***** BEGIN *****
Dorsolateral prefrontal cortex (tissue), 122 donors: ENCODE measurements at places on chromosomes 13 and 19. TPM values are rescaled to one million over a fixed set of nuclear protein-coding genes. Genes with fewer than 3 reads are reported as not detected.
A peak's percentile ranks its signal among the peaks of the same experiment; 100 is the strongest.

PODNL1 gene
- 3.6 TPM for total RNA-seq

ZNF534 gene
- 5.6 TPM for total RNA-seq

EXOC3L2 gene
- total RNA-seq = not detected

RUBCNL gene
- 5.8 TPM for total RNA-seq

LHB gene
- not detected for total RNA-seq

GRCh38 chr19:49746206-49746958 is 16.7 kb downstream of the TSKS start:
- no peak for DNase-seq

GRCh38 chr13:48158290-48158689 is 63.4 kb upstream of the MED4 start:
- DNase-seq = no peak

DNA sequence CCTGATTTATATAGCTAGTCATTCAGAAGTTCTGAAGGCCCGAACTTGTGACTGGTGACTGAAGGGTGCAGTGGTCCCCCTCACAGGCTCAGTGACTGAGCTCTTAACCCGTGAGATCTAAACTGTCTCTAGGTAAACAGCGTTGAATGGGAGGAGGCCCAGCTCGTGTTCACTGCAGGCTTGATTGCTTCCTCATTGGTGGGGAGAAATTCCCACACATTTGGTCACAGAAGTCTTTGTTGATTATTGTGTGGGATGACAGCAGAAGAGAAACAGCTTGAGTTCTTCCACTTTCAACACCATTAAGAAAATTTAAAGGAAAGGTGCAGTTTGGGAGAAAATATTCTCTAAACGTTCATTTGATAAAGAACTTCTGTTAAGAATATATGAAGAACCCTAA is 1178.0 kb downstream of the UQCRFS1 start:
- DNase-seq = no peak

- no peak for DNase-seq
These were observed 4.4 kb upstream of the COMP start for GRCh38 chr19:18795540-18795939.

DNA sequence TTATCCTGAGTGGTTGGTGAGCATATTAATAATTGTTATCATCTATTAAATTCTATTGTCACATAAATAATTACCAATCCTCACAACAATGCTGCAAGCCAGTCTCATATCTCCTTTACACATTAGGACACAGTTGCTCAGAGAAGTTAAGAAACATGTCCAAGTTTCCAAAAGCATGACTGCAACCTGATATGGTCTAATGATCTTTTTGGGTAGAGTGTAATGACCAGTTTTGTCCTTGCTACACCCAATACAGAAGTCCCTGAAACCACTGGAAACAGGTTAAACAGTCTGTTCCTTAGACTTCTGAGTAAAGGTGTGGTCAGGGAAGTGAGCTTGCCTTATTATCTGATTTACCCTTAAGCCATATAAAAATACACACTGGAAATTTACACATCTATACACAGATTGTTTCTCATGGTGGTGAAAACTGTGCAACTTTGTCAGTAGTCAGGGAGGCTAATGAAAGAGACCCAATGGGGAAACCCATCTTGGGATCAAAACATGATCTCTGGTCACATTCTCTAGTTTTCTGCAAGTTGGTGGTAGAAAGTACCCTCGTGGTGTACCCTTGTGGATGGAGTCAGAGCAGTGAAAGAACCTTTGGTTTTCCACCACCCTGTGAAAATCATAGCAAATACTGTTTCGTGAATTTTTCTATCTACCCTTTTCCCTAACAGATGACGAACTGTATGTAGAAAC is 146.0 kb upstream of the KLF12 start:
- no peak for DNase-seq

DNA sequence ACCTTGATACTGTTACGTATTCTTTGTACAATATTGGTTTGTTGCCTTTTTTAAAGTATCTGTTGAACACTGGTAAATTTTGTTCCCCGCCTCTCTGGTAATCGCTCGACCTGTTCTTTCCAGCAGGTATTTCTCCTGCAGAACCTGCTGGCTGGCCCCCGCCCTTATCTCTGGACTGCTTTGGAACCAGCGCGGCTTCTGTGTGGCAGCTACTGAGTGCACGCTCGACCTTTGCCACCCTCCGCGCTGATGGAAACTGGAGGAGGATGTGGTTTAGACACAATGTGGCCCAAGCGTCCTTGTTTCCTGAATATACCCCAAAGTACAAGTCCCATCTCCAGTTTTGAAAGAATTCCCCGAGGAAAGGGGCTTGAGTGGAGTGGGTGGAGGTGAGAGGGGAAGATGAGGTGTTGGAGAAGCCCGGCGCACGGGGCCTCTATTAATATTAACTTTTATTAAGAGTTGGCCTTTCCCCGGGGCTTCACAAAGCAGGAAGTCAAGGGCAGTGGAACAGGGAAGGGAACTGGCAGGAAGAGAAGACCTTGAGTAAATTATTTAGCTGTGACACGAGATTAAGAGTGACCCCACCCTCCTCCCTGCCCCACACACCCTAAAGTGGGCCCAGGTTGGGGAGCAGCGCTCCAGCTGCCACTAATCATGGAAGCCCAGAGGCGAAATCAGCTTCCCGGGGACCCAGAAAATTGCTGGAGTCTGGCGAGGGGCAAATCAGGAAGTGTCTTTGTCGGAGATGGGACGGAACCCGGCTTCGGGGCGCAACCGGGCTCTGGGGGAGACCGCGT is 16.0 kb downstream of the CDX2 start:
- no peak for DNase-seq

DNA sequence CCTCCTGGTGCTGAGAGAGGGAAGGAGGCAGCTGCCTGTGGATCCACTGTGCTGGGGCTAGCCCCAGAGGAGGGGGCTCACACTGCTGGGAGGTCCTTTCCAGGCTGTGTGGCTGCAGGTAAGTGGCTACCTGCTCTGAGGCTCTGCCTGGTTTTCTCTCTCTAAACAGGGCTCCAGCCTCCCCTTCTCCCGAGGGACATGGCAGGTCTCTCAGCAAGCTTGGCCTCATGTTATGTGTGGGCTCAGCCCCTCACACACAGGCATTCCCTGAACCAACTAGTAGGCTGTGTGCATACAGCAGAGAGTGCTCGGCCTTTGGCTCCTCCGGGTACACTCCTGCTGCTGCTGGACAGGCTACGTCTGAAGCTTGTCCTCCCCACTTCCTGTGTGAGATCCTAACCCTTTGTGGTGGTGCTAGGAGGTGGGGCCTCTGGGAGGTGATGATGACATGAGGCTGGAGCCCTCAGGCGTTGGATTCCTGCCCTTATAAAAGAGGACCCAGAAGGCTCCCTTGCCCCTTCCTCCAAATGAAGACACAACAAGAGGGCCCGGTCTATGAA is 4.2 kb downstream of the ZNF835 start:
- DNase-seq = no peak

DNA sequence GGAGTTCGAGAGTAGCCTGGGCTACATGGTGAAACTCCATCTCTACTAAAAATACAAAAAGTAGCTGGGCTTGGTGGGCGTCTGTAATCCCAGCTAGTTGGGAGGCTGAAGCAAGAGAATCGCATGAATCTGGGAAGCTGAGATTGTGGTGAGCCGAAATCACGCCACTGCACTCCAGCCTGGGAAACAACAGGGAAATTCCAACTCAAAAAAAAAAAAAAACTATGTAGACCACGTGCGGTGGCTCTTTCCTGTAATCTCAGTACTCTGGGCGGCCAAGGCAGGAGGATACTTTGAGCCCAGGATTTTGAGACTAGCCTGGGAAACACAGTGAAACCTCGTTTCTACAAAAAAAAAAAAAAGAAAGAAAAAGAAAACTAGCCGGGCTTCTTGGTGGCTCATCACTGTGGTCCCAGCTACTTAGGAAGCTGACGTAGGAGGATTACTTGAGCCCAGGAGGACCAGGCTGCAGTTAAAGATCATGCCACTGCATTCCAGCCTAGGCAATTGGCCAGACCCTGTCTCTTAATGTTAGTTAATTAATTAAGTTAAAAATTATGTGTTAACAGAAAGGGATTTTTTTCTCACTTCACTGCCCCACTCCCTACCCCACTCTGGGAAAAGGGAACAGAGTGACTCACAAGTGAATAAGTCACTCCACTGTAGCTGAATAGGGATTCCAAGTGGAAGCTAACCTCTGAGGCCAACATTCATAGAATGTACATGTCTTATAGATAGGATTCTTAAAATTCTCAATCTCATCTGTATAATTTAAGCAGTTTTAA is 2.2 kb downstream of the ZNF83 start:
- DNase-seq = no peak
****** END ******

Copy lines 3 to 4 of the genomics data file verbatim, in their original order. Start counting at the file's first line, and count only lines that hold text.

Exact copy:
PODNL1 gene
- 3.6 TPM for total RNA-seq